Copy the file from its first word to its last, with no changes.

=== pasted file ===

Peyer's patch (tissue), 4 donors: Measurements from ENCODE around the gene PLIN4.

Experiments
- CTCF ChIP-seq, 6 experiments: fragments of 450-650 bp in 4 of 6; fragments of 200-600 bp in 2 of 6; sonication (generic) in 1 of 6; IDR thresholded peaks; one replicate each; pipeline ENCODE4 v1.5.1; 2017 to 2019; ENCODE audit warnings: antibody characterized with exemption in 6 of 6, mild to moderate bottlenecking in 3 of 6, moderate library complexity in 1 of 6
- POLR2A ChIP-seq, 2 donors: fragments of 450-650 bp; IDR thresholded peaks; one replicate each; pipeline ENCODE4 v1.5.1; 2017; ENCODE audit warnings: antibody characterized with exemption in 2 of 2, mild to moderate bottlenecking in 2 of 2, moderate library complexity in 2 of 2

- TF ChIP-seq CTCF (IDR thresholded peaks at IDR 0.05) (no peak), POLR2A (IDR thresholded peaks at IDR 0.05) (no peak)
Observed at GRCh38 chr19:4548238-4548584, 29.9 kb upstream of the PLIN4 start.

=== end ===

Peyer's patch (tissue), 4 donors: Measurements from ENCODE around the gene PLIN4.

Experiments
- CTCF ChIP-seq, 6 experiments: fragments of 450-650 bp in 4 of 6; fragments of 200-600 bp in 2 of 6; sonication (generic) in 1 of 6; IDR thresholded peaks; one replicate each; pipeline ENCODE4 v1.5.1; 2017 to 2019; ENCODE audit warnings: antibody characterized with exemption in 6 of 6, mild to moderate bottlenecking in 3 of 6, moderate library complexity in 1 of 6
- POLR2A ChIP-seq, 2 donors: fragments of 450-650 bp; IDR thresholded peaks; one replicate each; pipeline ENCODE4 v1.5.1; 2017; ENCODE audit warnings: antibody characterized with exemption in 2 of 2, mild to moderate bottlenecking in 2 of 2, moderate library complexity in 2 of 2

- TF ChIP-seq CTCF (IDR thresholded peaks at IDR 0.05) (no peak), POLR2A (IDR thresholded peaks at IDR 0.05) (no peak)
Observed at GRCh38 chr19:4548238-4548584, 29.9 kb upstream of the PLIN4 start.